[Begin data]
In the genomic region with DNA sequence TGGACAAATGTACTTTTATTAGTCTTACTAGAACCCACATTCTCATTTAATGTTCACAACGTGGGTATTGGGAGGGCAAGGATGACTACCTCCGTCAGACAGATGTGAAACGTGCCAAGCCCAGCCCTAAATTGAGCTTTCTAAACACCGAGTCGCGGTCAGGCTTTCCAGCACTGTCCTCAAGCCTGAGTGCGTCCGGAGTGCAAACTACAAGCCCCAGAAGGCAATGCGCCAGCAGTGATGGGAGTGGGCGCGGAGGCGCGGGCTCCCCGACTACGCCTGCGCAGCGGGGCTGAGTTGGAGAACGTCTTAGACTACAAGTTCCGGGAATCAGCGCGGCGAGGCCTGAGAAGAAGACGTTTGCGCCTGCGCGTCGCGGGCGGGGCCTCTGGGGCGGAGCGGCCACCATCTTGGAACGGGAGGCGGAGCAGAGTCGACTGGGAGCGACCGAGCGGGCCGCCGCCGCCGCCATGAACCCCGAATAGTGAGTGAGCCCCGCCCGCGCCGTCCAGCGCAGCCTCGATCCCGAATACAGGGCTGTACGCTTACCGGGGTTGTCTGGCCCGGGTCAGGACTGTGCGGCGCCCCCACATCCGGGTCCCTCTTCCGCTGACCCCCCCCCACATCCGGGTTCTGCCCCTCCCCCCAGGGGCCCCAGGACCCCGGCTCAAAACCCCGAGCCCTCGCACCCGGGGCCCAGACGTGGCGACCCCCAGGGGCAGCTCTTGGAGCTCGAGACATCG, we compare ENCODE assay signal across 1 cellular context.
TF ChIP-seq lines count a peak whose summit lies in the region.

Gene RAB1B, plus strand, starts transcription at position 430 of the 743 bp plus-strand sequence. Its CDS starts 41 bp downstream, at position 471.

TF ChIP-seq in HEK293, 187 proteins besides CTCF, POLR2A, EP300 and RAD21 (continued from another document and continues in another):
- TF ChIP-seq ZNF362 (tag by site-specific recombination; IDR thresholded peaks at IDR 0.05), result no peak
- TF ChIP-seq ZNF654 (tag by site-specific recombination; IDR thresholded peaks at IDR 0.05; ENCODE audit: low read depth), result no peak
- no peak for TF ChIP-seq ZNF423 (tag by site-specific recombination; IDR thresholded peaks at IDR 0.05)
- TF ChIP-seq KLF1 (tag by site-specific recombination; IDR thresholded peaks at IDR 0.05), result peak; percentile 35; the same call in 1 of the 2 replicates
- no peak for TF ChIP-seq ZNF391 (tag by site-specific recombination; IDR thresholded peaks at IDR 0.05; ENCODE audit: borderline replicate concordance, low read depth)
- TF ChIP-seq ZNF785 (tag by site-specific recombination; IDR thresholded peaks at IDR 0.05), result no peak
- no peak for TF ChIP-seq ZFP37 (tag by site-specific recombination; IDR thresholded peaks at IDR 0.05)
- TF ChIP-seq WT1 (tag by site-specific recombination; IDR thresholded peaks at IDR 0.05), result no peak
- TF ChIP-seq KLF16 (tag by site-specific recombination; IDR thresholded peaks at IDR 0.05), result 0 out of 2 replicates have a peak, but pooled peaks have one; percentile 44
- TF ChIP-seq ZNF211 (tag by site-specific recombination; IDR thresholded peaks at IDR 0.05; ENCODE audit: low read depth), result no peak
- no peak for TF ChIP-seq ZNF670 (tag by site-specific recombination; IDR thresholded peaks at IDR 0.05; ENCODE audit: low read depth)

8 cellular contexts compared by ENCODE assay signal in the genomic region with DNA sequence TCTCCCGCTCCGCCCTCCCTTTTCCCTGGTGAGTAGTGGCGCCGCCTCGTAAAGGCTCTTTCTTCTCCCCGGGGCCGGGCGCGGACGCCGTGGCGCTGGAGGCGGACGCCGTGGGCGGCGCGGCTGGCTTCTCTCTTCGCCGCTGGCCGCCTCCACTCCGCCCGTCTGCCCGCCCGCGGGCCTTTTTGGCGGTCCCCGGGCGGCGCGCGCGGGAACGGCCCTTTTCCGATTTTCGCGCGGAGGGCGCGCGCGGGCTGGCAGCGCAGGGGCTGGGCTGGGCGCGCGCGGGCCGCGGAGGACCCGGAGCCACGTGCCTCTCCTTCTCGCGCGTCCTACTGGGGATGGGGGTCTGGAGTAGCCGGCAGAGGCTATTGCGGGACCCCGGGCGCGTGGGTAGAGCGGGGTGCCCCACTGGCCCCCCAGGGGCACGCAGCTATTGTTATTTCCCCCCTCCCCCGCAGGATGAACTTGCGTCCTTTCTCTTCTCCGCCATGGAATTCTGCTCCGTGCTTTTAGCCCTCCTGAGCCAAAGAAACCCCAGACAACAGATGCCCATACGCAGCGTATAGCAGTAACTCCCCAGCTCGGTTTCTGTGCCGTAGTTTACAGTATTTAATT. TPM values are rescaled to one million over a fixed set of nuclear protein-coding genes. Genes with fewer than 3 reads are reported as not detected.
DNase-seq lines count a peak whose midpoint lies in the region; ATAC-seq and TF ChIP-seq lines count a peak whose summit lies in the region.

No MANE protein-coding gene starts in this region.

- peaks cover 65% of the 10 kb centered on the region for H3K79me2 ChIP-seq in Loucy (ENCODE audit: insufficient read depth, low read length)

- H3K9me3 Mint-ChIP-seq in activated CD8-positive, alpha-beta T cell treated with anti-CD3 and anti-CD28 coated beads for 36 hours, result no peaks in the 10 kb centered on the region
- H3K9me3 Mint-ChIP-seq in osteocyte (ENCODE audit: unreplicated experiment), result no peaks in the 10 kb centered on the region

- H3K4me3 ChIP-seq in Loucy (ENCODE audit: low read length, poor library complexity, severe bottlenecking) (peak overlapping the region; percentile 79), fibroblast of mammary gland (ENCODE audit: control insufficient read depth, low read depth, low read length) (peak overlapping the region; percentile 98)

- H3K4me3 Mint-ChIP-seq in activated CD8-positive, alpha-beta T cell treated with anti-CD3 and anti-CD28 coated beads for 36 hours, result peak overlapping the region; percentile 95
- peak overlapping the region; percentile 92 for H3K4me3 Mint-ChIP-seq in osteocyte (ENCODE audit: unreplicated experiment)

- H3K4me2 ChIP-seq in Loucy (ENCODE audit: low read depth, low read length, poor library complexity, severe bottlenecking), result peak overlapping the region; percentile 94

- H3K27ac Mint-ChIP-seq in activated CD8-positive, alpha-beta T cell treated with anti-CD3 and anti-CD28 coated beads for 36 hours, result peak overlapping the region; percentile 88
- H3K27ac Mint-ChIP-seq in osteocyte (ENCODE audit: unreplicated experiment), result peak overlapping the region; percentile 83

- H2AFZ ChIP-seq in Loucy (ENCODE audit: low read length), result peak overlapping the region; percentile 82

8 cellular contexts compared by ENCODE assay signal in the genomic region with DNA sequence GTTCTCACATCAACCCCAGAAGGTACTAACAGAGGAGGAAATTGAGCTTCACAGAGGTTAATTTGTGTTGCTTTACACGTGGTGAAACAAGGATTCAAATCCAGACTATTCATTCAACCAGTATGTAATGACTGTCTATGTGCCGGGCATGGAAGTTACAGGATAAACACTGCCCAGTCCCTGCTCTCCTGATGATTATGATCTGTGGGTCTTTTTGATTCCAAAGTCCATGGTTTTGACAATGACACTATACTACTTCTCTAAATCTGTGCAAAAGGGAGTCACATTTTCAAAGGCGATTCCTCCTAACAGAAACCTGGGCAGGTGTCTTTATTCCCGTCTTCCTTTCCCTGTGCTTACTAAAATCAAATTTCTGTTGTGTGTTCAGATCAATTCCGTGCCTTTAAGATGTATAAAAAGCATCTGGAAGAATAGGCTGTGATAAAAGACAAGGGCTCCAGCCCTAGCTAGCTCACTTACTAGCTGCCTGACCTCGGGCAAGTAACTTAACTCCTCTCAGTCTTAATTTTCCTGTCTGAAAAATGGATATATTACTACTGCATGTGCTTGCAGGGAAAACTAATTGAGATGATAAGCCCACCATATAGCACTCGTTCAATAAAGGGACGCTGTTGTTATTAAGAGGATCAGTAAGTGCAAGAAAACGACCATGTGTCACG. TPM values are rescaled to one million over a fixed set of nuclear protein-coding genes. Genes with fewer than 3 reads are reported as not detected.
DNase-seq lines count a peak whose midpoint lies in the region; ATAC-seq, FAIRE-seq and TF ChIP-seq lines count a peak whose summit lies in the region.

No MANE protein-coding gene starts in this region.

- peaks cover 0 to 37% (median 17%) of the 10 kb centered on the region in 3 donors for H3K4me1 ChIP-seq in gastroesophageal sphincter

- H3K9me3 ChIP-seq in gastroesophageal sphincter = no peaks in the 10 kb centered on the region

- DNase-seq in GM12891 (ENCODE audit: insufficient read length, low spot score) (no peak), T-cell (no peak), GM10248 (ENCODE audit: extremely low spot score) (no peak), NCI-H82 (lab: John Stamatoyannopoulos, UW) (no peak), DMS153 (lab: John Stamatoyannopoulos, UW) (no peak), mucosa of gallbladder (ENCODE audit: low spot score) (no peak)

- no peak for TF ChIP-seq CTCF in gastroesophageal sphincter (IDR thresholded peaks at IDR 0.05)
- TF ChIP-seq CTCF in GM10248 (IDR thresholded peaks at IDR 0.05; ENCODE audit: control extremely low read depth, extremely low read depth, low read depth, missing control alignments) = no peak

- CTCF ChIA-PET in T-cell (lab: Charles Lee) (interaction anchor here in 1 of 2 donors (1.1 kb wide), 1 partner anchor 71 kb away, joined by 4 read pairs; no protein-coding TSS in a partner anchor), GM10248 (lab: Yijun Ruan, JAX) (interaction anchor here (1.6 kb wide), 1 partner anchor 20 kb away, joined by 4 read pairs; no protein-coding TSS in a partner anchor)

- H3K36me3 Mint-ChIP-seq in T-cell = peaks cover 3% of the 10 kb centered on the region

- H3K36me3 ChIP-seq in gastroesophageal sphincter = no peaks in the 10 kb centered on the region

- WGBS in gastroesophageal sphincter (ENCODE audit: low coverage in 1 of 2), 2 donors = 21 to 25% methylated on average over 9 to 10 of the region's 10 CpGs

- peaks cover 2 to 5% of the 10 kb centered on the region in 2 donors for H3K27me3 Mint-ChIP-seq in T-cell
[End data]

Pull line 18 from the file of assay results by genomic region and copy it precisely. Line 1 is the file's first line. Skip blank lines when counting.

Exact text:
No MANE protein-coding gene starts in this region.